Light—the makers of the 16-module L16 camera that purports to put 52-megapixel DSLR quality in your pocket—get a lot of questions about how exactly their wonder-cam will work. So they made a video that explains it in plain English.
The video shows how, by using multiple cameras to shoot multiple images simultaneously, they are able to generate ultra-high resolution high dynamic range photographs with 3D data baked in. With a single press of the shutter, the L16—now out in the wild, being tested—captures several photos, letting you select both focal length and focal point after the fact.
The video explains exactly how this all works: basically, by deconstructing a DSLR lens into multiple components that capture multiple images. Those images are then intelligently layered together to create a high res whole that gives you unprecedented control and quality.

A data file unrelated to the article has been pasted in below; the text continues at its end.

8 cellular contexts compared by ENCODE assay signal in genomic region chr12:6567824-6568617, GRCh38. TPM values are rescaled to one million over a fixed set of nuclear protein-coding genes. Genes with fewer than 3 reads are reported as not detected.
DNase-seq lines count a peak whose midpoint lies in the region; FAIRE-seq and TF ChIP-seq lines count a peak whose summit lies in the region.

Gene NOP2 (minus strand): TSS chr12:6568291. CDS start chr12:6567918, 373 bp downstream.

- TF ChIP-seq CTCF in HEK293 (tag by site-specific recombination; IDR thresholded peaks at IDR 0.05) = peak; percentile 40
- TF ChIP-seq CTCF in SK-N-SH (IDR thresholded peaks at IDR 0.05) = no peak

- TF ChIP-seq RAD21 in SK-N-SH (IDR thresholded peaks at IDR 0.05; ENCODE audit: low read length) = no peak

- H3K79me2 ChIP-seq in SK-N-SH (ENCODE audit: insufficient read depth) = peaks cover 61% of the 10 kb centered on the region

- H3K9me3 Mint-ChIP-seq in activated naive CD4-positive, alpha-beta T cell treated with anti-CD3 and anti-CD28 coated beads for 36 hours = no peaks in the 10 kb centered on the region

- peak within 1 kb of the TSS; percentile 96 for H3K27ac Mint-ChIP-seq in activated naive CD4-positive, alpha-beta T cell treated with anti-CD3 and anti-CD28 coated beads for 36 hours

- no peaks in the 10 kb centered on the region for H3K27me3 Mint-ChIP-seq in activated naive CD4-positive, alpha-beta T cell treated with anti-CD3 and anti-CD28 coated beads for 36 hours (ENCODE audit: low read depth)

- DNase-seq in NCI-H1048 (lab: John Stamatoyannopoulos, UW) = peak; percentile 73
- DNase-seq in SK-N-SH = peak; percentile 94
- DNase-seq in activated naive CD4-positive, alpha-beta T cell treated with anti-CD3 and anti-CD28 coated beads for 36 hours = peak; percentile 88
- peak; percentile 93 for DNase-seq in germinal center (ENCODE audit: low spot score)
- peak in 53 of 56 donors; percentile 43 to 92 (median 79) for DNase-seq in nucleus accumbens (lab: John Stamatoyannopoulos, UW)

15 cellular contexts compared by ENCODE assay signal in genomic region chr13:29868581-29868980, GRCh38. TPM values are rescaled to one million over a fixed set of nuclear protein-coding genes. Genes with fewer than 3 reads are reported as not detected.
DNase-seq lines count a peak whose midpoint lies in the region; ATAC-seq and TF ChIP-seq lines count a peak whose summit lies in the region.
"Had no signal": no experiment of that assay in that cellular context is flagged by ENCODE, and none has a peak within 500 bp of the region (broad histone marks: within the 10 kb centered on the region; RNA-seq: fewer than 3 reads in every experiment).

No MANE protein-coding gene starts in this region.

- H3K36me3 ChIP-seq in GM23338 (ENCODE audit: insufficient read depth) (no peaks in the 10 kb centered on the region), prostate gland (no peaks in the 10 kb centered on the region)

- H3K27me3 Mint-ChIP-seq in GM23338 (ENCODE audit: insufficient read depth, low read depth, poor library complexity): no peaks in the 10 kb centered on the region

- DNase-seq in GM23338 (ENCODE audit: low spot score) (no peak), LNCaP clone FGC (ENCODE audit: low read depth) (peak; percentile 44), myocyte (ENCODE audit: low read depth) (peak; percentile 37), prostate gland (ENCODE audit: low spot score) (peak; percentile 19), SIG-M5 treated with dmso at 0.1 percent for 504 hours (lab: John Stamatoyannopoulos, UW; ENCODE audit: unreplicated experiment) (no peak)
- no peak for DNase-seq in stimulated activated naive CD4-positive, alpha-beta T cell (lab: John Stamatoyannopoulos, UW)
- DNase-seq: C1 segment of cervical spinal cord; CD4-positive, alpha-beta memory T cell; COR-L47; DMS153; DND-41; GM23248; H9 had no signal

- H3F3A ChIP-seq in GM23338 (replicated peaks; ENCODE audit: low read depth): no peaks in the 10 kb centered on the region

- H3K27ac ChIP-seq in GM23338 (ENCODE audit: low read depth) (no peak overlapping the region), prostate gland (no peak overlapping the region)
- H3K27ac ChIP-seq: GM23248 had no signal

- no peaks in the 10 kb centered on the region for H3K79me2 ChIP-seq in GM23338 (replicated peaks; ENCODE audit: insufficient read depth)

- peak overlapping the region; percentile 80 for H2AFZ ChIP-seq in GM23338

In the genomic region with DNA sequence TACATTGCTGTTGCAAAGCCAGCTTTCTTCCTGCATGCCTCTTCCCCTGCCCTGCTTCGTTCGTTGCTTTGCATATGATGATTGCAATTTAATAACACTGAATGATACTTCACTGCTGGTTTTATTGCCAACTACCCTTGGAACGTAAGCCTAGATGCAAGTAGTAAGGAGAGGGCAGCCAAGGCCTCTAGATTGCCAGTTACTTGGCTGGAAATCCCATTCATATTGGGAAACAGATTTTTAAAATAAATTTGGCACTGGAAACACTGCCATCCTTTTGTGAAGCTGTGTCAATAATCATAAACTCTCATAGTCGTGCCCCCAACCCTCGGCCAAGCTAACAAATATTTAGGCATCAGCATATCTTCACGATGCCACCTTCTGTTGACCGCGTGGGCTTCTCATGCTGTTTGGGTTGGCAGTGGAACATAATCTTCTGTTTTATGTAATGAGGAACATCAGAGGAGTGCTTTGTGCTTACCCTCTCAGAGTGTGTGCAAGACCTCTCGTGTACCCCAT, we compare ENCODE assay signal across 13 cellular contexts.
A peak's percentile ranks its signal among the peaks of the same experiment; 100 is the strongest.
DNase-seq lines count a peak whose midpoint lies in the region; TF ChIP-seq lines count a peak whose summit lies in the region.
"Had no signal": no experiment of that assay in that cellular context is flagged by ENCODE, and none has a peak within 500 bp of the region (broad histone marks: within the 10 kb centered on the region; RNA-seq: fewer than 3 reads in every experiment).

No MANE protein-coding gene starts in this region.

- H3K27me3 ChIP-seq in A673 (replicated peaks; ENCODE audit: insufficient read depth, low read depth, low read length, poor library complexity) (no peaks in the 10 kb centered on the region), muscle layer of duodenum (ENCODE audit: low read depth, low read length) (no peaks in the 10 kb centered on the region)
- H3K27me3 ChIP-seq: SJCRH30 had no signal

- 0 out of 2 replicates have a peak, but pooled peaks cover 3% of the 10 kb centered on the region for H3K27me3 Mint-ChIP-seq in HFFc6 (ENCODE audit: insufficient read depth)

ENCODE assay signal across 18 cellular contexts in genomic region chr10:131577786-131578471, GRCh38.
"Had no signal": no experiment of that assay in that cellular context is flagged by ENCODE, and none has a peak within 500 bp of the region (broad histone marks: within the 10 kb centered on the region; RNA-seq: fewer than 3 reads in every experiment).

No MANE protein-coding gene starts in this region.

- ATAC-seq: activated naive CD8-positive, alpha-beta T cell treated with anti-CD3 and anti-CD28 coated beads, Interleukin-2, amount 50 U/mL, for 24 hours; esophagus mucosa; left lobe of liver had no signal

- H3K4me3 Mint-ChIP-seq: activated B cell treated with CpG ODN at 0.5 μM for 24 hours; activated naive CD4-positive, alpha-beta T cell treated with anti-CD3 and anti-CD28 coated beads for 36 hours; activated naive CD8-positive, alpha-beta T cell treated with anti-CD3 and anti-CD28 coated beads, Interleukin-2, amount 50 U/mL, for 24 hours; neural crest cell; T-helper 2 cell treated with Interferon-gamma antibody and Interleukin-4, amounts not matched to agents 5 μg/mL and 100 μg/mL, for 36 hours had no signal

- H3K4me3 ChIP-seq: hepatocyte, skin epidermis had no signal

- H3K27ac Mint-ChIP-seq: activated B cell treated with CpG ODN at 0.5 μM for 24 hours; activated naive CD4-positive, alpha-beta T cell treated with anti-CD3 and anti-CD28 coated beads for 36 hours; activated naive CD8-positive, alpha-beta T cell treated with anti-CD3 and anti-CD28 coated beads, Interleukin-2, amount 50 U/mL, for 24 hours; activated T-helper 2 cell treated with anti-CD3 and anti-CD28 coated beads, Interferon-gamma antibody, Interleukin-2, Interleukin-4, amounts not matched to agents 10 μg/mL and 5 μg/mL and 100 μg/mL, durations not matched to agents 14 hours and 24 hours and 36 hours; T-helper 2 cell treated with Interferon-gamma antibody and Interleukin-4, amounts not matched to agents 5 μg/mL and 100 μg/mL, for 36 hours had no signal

Light says they will be ready to start shipping out L16 cameras in early Q2 of 2017, and when they do, backers will have a pleasant surprise waiting for them: brighter apertures than originally stated.
Originally the camera was to have all f/2.4 apertures, but since then the engineers have managed to improve on that number. When it ships, the L16 camera will feature 5 28mm modules at f/2.0, 5 70mm modules at f/2.0, and 6 150mm modules at f/2.4.
Here are a few sample images captured using the L16 prototypes in the wild and published by Light. Pixel peepers can download all three of these images in high resolution at this link.
Image credits: All images courtesy of Light.